The conflict between the Trojan hero and leader Aeneas, and the Rutulian Prince and the leader Turnus, of all Italian forces against the invaders, carries an epic conclusion. It is, therefore, very much significant in the whole scheme of the epic.
The Aeneid is not a personal epic about Aeneas, but a national epic, a glorification and exaltation of Rome, and the destiny of the Roman people. The poem is concerned with the part Aeneas played in founding the Roman state.
The purpose of Virgil in writing the epic has been achieved in its conclusion. The conflict between the two-nation has been over, and peace has been established.
Aeneas’ Proposal of A Duel to End The War
Moved with pity at the death of hundreds of the innocent Trojans and the Latins, Aeneas proposes to the Latin embassy led by Drances to end the war by single combat between him and Turnus. He points out that he and his people have no real quarrel with the Latins, so a duel between Aeneas and Turnus might settle the difference.
The ambassadors are deeply impressed by the wisdom of these remarks and return to their city. Thus Aeneas has scored a significant phase for victory in the war over his rival Turnus. Aeneas has been able to project his benign personality into the minds of the Latin people who were tired of war.
Turnus’ Criticism of The Latin Council
In the Latin Council, Aeneas’ proposal earned the desired result. A sharp division of opinion over the continuation of the war was immediately found. The old King Latinus emerges from his retirement and calls an assembly of the people. He proposes that peace be made with Aeneas and granting a tract of land to the Trojans.
Under the leadership of Drances, the supporters of the peace movement argue in the assembly. Turnus, being cornered in the assembly, violently criticizes Drances and his other opponents for cowardice. Besides, he offers to engage Aeneas in personal combat like a true hero to settle their dispute.
The Trojans again defeated the Latins in the battle. Recognizing the dangerous situation in which the Latins now are, Turnus declares that the husband of Lavinia will be selected in combat between himself and Aeneas. Both sides agreed upon the proposal, and the two armies met in the field.
Juno Conspires Against The Duel Treaty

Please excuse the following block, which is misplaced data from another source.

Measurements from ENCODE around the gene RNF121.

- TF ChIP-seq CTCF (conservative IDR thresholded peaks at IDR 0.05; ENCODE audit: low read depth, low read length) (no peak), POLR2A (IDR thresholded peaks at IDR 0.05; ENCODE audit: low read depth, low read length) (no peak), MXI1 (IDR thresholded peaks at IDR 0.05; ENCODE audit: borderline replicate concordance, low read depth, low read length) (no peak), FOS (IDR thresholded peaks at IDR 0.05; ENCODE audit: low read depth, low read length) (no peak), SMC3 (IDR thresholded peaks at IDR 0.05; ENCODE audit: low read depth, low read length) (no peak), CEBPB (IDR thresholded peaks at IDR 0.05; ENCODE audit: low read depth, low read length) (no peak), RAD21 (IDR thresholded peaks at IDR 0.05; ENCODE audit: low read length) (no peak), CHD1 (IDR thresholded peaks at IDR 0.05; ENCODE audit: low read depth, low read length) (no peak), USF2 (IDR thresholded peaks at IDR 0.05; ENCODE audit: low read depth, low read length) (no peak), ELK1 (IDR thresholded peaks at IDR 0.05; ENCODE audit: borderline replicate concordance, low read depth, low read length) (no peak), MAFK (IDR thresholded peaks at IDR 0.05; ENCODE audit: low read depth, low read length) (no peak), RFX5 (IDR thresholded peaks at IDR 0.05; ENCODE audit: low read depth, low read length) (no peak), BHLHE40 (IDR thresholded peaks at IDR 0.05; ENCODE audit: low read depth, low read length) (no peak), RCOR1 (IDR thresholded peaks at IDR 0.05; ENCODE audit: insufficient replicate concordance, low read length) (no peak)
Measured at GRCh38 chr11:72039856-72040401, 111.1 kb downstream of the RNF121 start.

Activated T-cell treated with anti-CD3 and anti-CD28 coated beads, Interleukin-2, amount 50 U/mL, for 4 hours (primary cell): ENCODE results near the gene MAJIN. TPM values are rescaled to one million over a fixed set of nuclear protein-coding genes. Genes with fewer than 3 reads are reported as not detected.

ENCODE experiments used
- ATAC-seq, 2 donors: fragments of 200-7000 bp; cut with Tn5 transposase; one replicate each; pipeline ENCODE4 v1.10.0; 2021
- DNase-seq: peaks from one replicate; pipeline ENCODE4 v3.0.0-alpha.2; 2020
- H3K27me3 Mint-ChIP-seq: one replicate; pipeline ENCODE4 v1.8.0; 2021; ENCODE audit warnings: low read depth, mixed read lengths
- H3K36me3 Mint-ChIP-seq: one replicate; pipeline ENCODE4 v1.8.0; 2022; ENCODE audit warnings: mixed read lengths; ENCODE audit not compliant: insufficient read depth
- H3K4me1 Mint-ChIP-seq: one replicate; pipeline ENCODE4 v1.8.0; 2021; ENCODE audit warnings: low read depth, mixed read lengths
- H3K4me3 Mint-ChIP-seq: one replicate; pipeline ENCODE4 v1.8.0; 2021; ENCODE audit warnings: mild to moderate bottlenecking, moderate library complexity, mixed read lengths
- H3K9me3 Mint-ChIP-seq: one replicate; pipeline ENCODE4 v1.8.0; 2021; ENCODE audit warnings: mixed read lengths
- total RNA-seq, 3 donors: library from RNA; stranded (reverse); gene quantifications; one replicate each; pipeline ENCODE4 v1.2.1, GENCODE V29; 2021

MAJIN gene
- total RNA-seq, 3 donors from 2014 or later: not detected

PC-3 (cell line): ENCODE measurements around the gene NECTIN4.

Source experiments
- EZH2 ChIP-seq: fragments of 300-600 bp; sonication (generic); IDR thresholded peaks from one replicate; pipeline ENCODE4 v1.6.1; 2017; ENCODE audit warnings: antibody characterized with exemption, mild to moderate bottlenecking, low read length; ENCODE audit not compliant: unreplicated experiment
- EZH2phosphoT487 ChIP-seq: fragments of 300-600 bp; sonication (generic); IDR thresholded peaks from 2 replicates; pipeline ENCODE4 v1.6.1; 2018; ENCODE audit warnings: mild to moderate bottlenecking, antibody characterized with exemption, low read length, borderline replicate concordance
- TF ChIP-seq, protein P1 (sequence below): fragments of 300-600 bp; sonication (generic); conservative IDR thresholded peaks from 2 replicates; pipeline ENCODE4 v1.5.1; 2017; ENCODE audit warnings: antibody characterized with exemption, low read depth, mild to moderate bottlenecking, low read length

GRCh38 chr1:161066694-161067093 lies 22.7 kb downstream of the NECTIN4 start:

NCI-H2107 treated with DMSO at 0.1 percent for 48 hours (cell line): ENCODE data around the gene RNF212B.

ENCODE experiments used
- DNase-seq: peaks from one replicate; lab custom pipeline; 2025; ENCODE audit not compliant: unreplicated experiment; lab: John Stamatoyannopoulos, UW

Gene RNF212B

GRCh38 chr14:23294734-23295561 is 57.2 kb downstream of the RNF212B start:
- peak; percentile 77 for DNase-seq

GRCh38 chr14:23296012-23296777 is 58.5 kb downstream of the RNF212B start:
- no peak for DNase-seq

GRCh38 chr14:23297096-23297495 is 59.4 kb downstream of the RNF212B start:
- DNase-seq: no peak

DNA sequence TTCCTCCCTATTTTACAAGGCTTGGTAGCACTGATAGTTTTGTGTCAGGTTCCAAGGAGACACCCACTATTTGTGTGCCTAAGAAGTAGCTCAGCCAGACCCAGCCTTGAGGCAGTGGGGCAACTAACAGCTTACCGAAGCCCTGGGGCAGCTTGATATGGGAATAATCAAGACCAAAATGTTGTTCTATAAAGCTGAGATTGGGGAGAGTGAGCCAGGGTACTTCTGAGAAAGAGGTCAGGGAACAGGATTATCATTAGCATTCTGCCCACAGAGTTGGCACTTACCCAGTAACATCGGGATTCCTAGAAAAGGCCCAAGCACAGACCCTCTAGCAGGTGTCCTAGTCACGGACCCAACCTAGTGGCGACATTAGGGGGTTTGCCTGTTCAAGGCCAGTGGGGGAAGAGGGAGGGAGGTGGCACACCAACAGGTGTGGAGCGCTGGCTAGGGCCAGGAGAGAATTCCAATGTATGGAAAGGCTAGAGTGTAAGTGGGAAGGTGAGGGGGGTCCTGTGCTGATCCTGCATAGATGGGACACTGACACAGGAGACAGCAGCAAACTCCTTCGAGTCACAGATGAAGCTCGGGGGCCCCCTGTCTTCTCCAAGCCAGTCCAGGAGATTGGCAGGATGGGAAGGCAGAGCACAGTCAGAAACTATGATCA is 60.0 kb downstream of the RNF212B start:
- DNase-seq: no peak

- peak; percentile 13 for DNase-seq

Latinus and Aeneas met in the field to arrange the terms of the duel. Oaths and sacrifices solemnize their treaty to the Gods. However, it was not the wish of Juno that Aeneas should kill Turnus in the duel. So, she appointed Juturna, his sister, to protect her brother in the battle.
Juturna plays upon the sympathies of the Rutulian people and finally incites one of them to break the truce by casting a spear into the Trojan’s Ronk. Immediately violent fighting breaks out despite the commanders’ efforts, and the battle continues in great fury.
Aeneas was shocked at the violation of the peace plan. However, he joined with his soldiers to defend his men from the Latin attackers most unwillingly. Again, both sides attempt to halt the war and to decide the issue by a single duel.
This time, Jupiter forbids Juno to interfere any further. The will of destiny is supreme and cannot be interfered. Juno grudgingly agrees but demands that the combined peoples of Latinas and Aeneas abandon the hated name of “Trojan.” Furthermore, the ancient customs and rituals of Troy are not be permitted to flourish in Italy. In these wars of Juno, the future of Rome and her people was reflected.
The Duel Reinstated And Aeneas Defeats Turnus
As decided, the duel starts and the Trojan hero Aeneas is decidedly the better of the two. Turnus hurls a massive stone at Aeneas and misses the target. Then Aeneas cast his spear and wounds the Latin hero. As he falls to the ground, all his soldiers and even the surrounding countryside groan in pity.
Turnus, like a true hero, accepts his defeat and imminent death proudly and without complaint. Nonetheless, he requests Aeneas to give him a decent burial. The noble hero Aeneas is sympathetic to the last request of the fallen hero and is tempted to spare his enemy. However, noticing the sword belt of Pallas, his dear friend, he remembers his promise to Evander; Aeneas becomes enraged and kills him with his sword.
Virgil’s Portrayal of Aeneas-Turnus Conflict
The conflict between Aeneas and Turnus is very significant as it supplies the human reason for the ultimate victory. Virgil has sought to justify them from the human standpoint because the Trojans have divine sanction and approval.
The poet does this by portraying the behavior of the two heroes, Aeneas and Turnus, during the crisis when a Latin’s hurling spear has broken the truce.
Aeneas tries to prevent the battle from breaking out again, feeling that more fighting and bloodshed would be useless. On the other hand, Turnus takes advantage of the confusion, leaps into the hottest part of the battle, and begins killing with all his energy.
After this scene, there can be no more doubt about the morality of either side. Heaven and earth joined in approving of Aeneas.
There is no conflict for elegance between a leader desiring peace and justice and a leader lacking human values by a pathological hatred of his enemy.
At the end of the epic, Virgil glorifies Rome’s destiny and martial progress by defeating Turnus in the duel. The victory of Aeneas symbolizes the victory of Rome over all his enemies.